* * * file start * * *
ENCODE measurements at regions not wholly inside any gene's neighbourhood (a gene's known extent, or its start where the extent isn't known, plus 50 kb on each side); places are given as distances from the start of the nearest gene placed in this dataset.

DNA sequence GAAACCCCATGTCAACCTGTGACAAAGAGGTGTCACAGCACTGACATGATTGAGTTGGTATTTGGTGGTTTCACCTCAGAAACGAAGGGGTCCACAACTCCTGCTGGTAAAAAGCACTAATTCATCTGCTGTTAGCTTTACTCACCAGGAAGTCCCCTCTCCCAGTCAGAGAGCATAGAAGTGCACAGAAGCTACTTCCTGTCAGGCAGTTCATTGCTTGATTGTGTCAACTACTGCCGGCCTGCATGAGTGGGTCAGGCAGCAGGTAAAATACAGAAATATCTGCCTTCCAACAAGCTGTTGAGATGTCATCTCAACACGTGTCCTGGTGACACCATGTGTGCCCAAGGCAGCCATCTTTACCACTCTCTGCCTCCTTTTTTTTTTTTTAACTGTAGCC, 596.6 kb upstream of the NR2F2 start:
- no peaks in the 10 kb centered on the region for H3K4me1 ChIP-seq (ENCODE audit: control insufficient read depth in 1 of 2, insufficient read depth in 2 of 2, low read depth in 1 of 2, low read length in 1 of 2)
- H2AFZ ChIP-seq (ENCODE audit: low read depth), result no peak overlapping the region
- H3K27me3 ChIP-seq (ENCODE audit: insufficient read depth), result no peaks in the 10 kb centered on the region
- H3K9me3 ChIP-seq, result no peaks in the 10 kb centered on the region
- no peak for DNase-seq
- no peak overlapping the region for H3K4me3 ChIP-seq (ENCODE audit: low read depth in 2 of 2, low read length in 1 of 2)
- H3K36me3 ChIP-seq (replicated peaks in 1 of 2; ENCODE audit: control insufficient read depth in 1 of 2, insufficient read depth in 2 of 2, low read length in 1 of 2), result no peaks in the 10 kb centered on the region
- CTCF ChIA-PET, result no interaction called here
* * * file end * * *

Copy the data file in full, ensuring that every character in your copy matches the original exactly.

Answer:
ENCODE measurements at regions not wholly inside any gene's neighbourhood (a gene's known extent, or its start where the extent isn't known, plus 50 kb on each side); places are given as distances from the start of the nearest gene placed in this dataset.

DNA sequence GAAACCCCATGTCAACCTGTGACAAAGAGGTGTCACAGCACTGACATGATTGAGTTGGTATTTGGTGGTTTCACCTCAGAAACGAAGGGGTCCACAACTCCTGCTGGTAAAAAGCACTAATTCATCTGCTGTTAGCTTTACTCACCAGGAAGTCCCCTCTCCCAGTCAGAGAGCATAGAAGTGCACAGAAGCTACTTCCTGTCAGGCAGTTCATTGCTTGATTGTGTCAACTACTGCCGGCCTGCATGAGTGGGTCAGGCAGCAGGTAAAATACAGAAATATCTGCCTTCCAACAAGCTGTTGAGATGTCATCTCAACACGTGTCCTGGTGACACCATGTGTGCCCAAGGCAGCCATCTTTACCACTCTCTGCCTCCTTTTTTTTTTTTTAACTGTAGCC, 596.6 kb upstream of the NR2F2 start:
- no peaks in the 10 kb centered on the region for H3K4me1 ChIP-seq (ENCODE audit: control insufficient read depth in 1 of 2, insufficient read depth in 2 of 2, low read depth in 1 of 2, low read length in 1 of 2)
- H2AFZ ChIP-seq (ENCODE audit: low read depth), result no peak overlapping the region
- H3K27me3 ChIP-seq (ENCODE audit: insufficient read depth), result no peaks in the 10 kb centered on the region
- H3K9me3 ChIP-seq, result no peaks in the 10 kb centered on the region
- no peak for DNase-seq
- no peak overlapping the region for H3K4me3 ChIP-seq (ENCODE audit: low read depth in 2 of 2, low read length in 1 of 2)
- H3K36me3 ChIP-seq (replicated peaks in 1 of 2; ENCODE audit: control insufficient read depth in 1 of 2, insufficient read depth in 2 of 2, low read length in 1 of 2), result no peaks in the 10 kb centered on the region
- CTCF ChIA-PET, result no interaction called here